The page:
If you’d like to help with the wildlife surveys contact Hannah Ricketts on education@thewoodlandsfarmtrust.org

    Sexing a Wood Mouse

    Sexing a Wood Mouse

    Common Carder Bee at Woodlands Farm

    Common Carder Bee at Woodlands Farm

  • hilly 11:29 am on September 7, 2017
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    Woodlands Farm 20th Anniversary Family Fun Day 

    Woodlands Farm 20th anniversary poster

    It is 20 years since the Woodlands Farm Trust was established to run the farm following the successful People Against the River Crossing campaign to save the farm and Oxleas Wood from being destroyed to create a motorway, and as part of their celebrations the farm are holding a Family Fun Day this Sunday, 10th September.

    Hannah, the Education Officer at the farm wrote with details:

    Woodlands Farm 20th Anniversary Family Fun Day
    Sunday 10th September 11am-3pm
    Woodlands Farm is celebrating its 20th Anniversary. Join the celebrations by coming along to our Family Fun Day. Find out all about how the farm was saved 20 years ago as well as what is involved in the day to day running of the farm with a chance to meet the animals and find out about animal care. There also will be guided foraging walks and apple pressing. Our activities include children’s crafts, trails, vintage tractors and lots more for all the family. On the day we will be collecting memories from people who remember the farm from years ago or even memories of recent years. If you previously volunteered or assisted the farm please join us at our memories area to catch up with old faces and share your experiences at the farm. A fun day out for all the family! This event is free, but donations are welcome.
    For more information, see our website or contact Hannah Ricketts on education@thewoodlandsfarmtrust.org

    It’ll be fascinating to find out more about the events that led to the farm and woods being saved for the local community.

    Sheep Shearing at Woodlands Farm Summer Show

    Sheep Shearing at Woodlands Farm Summer Show

    Bob the pony cart rides at Woodlands Farm Summer Show

    Bob the pony cart rides at Woodlands Farm Summer Show

  • hilly 10:44 am on August 28, 2017
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    Bat Walks at Woodlands Farm and Shrewsbury Park 

    Shrewsbury Park bat walk poster Sept 2017

    This weekend has seen the annual celebration of bats that is International Bat Weekend, so it is fitting that we have two bat walks in Shooters Hill this week: one at Woodlands Farm on Thursday,  31st August and then at Shrewsbury Park on Friday, 1st September.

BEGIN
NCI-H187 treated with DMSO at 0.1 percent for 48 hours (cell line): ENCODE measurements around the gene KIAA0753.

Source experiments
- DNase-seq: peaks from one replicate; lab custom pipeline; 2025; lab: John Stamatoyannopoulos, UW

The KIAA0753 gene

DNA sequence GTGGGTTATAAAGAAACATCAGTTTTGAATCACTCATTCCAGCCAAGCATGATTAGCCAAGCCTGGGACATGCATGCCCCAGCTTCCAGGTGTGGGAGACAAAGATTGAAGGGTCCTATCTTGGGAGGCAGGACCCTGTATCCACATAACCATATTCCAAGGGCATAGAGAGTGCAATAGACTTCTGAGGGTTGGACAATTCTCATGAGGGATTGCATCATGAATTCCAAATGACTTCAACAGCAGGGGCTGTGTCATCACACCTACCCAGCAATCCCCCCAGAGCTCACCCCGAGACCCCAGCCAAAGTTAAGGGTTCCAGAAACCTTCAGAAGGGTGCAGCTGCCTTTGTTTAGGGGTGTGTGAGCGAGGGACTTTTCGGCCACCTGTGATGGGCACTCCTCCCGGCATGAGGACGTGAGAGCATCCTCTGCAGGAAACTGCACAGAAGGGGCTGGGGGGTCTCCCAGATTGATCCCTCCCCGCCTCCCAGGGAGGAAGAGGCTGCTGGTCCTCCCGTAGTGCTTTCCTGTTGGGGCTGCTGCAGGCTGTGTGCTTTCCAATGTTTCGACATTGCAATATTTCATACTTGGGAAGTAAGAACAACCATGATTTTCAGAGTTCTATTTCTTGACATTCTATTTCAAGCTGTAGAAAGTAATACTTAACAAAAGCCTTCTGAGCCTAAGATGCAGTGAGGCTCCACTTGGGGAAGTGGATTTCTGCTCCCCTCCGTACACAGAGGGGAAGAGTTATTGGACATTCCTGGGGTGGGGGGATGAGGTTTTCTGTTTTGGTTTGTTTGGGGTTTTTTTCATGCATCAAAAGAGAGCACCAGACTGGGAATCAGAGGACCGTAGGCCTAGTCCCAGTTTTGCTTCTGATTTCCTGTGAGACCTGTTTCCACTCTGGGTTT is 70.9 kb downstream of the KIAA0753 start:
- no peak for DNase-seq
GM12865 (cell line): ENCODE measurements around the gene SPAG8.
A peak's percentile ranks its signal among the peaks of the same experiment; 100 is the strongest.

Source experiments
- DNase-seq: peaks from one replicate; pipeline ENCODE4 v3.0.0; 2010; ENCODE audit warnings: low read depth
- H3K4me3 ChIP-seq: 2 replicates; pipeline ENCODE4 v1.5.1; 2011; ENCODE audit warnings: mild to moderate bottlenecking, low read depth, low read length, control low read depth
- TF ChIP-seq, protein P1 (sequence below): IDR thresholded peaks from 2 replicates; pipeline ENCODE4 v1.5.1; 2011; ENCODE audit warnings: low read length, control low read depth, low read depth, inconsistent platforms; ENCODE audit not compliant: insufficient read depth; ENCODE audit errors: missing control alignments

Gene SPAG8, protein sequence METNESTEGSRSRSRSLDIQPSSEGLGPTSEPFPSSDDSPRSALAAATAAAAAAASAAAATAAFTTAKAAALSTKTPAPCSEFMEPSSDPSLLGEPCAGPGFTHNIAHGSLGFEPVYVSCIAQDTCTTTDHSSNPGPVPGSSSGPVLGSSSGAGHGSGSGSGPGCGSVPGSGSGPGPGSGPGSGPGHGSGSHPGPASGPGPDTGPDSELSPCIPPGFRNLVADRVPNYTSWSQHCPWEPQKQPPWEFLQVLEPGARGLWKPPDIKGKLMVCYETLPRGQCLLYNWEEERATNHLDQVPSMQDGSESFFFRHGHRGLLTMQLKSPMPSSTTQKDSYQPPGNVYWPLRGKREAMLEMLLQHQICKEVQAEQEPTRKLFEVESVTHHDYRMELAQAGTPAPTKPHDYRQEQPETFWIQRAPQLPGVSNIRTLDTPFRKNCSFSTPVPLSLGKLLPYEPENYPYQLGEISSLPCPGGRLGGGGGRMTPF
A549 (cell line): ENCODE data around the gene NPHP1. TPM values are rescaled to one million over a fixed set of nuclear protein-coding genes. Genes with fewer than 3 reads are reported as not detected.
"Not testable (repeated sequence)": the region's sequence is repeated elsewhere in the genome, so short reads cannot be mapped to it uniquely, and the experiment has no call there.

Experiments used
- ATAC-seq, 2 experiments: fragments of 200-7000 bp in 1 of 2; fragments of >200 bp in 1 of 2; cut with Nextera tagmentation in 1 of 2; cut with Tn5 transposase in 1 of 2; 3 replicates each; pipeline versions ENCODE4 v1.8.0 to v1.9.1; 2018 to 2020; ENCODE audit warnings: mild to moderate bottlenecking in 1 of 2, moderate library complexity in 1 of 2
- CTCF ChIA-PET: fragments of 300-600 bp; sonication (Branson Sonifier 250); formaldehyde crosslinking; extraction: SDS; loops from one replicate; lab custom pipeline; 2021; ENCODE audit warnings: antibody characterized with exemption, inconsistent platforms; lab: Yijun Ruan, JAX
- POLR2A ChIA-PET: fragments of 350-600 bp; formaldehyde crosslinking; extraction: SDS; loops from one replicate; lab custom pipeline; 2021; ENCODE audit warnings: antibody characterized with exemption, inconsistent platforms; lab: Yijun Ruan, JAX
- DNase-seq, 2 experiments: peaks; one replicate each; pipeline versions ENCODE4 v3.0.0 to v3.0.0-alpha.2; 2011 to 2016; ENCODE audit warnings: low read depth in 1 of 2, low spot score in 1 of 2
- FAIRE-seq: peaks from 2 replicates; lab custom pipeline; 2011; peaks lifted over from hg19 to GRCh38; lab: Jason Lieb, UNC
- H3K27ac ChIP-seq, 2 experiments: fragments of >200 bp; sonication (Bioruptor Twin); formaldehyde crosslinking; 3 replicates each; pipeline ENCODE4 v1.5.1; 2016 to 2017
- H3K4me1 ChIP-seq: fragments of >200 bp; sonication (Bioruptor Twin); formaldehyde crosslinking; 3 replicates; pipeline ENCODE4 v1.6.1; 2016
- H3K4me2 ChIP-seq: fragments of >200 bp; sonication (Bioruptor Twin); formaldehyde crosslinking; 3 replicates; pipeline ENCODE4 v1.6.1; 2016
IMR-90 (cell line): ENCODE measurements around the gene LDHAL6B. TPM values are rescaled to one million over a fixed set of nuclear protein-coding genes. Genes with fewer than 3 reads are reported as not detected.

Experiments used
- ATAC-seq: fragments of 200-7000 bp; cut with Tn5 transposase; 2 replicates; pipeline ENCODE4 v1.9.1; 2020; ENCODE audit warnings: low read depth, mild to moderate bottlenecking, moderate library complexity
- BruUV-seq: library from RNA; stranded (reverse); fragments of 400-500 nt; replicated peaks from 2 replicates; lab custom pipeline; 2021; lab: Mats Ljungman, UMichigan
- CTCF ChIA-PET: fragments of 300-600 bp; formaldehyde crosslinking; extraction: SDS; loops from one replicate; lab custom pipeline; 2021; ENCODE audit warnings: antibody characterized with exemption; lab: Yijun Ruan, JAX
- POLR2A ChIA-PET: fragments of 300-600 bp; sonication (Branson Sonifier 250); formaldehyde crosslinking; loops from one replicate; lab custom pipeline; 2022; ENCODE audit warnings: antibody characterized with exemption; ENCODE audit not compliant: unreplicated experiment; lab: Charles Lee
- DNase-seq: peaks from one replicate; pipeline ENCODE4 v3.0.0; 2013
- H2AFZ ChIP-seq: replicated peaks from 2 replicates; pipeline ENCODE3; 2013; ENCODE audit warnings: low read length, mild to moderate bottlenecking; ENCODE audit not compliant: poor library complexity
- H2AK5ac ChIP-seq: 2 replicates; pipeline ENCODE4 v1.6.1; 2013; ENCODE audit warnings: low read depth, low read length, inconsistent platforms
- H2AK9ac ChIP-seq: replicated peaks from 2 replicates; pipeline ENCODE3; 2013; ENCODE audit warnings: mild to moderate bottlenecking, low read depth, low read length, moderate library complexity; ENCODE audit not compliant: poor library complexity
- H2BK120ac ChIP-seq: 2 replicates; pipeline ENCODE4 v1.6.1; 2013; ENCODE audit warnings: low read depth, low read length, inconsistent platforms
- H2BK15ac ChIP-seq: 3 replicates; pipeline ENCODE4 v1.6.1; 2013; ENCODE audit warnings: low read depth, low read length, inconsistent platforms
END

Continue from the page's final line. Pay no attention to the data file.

Details of the Woodlands Farm Bat Walk are on their web site:

    Thu 31st Aug 19:30 – 21:00 Join us for a bat walk around the farm. Woodlands Farm has a number of different species of bats, using bat detectors we will try to find some. The walk will start at 7.45pm. Please bring a torch and wear sturdy shoes. £6 adults, £4 per child. Booking is essential, to book call 020 8319 8900.

    The Friends of Shrewsbury Park are holding their second bat walk of the year on Friday. Kris Inglis wrote with the details:

    Friday 1 September 8.00 pm Shrewsbury Park
    • Walk is free to members, £2 others (but free to join on the day)
    • Wear sturdy shoes and appropriate clothing for the weather
    • Children must be accompanied by an adult
    • Walk lasts about 1 1/2 hours and torches are helpful
    • Dogs must be kept on a lead
    If you have mobility issues or enquiries please contact us on werfsp@gmail.com and we will help you participate. The trail is a mix of paved path, gravel and grass.
    If it’s raining, neither the bats nor us will be coming out!
    Meet in the car park for an introduction from bat-wise FSP members who will lead this adventure through the Park at sunset using our eyes, ears and bat detectors!

    It’s been a good year for bats in my experience. The National Bat Monitoring Programme field surveys in July went well. At Woodlands Farm volunteers detected a good number of pipistrelles, and also overflying noctules. We even detected pipistrelles in our Canning Town survey area which in previous years has had none, or perhaps a single pipistrelle detected at Canning Town Recreation Ground. It doesn’t help that the area has the noisy and polluting A13 running through it. There were also quite a few pipistrelles in the May Shrewsbury Park bat walk. As a bonus hedgehogs were seen at both the farm and Shrewsbury Park.